A new analysis released on Tuesday by Family Farmers Alliance found that small scale farmers receive only 0.12% of total international public climate finance in Bangladesh.
Small-scale family farmers produce a third (32%) of the world’s food yet only 0.3% of international climate finance was spent helping them adapt in 2021.
The report indicated that over 35 million small-scale producers in Africa, Asia, Latin America and the Pacific, are being released ahead of COP28 which is set to agree a Global Goal on Adaptation.
The UAE presidency is also urging governments to include food and agriculture in national climate plans for the first time and scale up finance for food system transformation.
The analysis of international public finance for climate mitigation and adaptation was conducted by Climate Focus.
The agri-food sector received US$8.4 billion in international public climate finance, around half the US$16 billion spent on.
Just 2% of international public climate finance (US$2 billion) was directed at small-scale family farmers and rural communities equivalent to around 0.3% of total international climate finance from both public and private sources.
The report also highlighted that 4% out of total international public climate finance received by Bangladesh, spent on food and agriculture to support sustainable and resilient practices. Among them, only 2.6% have been received by small holders and rural communities in Bangladesh.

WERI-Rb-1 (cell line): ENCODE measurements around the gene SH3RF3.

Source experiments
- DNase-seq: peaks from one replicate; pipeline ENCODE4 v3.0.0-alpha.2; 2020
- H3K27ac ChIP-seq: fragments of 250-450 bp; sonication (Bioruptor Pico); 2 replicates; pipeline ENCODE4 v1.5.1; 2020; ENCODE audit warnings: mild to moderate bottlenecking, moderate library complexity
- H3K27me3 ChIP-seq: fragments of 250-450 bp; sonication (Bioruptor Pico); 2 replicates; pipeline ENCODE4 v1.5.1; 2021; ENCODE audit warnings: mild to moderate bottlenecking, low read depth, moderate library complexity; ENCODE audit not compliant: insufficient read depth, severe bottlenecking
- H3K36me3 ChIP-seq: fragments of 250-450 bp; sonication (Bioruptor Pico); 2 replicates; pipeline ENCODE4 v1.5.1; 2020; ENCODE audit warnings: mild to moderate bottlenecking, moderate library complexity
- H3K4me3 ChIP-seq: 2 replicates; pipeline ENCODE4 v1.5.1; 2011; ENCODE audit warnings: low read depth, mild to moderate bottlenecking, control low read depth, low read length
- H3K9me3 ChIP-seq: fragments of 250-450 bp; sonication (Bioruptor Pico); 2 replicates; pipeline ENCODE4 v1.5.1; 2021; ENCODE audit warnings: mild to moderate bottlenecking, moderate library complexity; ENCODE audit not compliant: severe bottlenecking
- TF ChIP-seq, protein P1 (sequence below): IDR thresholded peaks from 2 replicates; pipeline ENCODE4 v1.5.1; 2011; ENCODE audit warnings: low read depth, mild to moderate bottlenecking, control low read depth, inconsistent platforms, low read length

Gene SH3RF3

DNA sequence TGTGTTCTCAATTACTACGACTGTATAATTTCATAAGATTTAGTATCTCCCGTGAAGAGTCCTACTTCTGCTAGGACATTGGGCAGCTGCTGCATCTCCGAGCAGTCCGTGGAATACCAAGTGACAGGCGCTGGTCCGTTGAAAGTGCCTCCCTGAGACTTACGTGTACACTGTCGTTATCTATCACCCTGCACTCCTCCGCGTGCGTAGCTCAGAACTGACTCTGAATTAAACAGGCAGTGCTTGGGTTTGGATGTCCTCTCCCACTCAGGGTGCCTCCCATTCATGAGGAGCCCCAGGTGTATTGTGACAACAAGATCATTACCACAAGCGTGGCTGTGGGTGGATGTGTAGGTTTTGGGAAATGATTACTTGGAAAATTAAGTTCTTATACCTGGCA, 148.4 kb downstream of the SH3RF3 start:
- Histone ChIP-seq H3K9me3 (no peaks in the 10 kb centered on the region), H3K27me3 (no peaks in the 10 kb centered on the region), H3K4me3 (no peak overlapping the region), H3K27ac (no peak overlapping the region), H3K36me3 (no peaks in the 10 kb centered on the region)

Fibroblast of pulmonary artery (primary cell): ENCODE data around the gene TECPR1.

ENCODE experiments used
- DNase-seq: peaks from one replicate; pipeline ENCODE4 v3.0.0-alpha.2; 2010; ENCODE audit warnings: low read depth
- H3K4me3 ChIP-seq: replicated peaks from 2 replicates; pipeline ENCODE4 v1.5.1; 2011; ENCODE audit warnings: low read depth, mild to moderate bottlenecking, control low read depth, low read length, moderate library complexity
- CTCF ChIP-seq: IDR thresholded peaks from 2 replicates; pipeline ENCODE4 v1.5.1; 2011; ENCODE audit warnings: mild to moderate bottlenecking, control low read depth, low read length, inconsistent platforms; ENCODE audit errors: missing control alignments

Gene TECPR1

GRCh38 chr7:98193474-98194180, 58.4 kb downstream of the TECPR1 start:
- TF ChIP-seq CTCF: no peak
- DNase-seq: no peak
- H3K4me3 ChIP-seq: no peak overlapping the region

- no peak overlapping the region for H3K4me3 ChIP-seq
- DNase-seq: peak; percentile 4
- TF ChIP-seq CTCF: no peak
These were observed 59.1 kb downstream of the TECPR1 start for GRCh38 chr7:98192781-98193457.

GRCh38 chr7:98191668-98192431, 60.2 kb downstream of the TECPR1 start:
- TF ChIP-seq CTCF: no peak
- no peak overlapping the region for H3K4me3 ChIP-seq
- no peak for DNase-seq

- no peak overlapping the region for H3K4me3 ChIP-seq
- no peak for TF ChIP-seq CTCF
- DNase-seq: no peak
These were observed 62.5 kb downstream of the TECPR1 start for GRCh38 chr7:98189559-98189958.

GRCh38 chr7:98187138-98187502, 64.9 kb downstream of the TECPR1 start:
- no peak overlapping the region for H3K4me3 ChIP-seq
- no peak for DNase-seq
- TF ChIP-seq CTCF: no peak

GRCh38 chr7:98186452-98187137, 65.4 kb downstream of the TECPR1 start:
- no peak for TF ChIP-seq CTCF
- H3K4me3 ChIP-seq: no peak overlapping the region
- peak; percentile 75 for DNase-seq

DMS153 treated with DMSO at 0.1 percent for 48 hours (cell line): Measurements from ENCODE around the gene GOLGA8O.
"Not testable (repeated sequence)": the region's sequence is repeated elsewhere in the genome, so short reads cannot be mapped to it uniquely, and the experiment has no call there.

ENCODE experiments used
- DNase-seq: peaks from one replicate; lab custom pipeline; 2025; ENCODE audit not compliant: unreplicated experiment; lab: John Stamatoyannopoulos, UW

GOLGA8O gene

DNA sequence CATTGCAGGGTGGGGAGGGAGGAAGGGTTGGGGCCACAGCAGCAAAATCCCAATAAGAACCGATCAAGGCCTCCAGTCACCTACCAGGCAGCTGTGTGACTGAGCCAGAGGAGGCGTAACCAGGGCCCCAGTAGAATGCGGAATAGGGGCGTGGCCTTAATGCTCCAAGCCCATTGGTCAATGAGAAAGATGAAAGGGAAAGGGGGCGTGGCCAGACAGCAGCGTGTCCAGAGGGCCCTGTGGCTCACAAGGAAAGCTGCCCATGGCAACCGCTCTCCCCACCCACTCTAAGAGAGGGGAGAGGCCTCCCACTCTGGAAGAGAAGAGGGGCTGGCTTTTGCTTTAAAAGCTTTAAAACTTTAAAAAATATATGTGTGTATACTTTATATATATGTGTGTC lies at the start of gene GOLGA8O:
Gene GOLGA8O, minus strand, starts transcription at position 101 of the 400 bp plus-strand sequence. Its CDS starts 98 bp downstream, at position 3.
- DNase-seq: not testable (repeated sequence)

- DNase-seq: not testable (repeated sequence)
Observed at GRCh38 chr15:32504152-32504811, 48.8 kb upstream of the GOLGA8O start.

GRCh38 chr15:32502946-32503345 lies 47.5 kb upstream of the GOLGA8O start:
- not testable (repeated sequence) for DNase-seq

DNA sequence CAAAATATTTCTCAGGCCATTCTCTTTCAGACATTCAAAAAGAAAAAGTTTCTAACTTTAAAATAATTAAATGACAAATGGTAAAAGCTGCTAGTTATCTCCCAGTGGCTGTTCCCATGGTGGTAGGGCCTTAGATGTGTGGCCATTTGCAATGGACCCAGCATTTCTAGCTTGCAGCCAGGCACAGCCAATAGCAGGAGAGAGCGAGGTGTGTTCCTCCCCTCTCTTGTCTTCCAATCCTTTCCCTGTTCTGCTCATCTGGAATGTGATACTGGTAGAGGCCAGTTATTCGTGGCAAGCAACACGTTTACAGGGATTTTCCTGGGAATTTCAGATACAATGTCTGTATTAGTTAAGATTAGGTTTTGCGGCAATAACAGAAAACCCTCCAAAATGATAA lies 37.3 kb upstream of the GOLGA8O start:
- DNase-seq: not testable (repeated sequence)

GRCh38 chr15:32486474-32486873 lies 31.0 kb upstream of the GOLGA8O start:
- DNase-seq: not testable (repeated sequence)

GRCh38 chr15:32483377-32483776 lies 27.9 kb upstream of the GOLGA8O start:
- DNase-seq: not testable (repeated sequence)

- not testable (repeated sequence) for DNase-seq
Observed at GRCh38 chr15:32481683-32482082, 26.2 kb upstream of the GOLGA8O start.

Many family farmers lack the infrastructure, technology and resources to adapt to climate impacts with serious implications for global food security and rural economies. Family farms of less than two hectares produce a third of the world’s food (32%) while farms of 5 hectares or less account for more than half of the global production of 9 staple crops – rice, peanut, cassava, millet, wheat, potato, maize, barley and rye – and grow almost three-quarters of the coffee and 90% of the cocoa.
Over 2.5 billion people globally depend on family farms for their livelihoods.
The Intergovernmental Panel on Climate Change says the most effective way to safeguard food security is to shift to more nature friendly and diverse food systems. Family farmers are at the forefront of these efforts. For example, in the Pacific farmers are planting breadfruit trees alongside other crops as it is drought resistant, seldom uprooted by storms and cyclones and produces a nutritious staple food crop.
Alberto Broch, president of the Confederation of Family Producer Organizations of Expanded Mercosur, COPROFAM said: “Our message to governments is clear: More than 600 million family farms are already engaged in building more sustainable and resilient food systems. They have a wealth of knowledge and experience that must be tapped. By including their voices in decision-making and ensuring direct access to more climate finance, we can create a powerful alliance in the fight against climate change.”
Asian Farmers Association Secretary General Esther Penunia said: “Generations of family farming experience and the latest scientific evidence tell us that working with nature and empowering local communities is key to safeguarding food production in a changing climate. There needs to be a major re-think of climate finance to support these tried and tested climate solutions with much more finance targeted at family farmers and sustainable practices such as agroecology.”
Source : Dhaka Tribune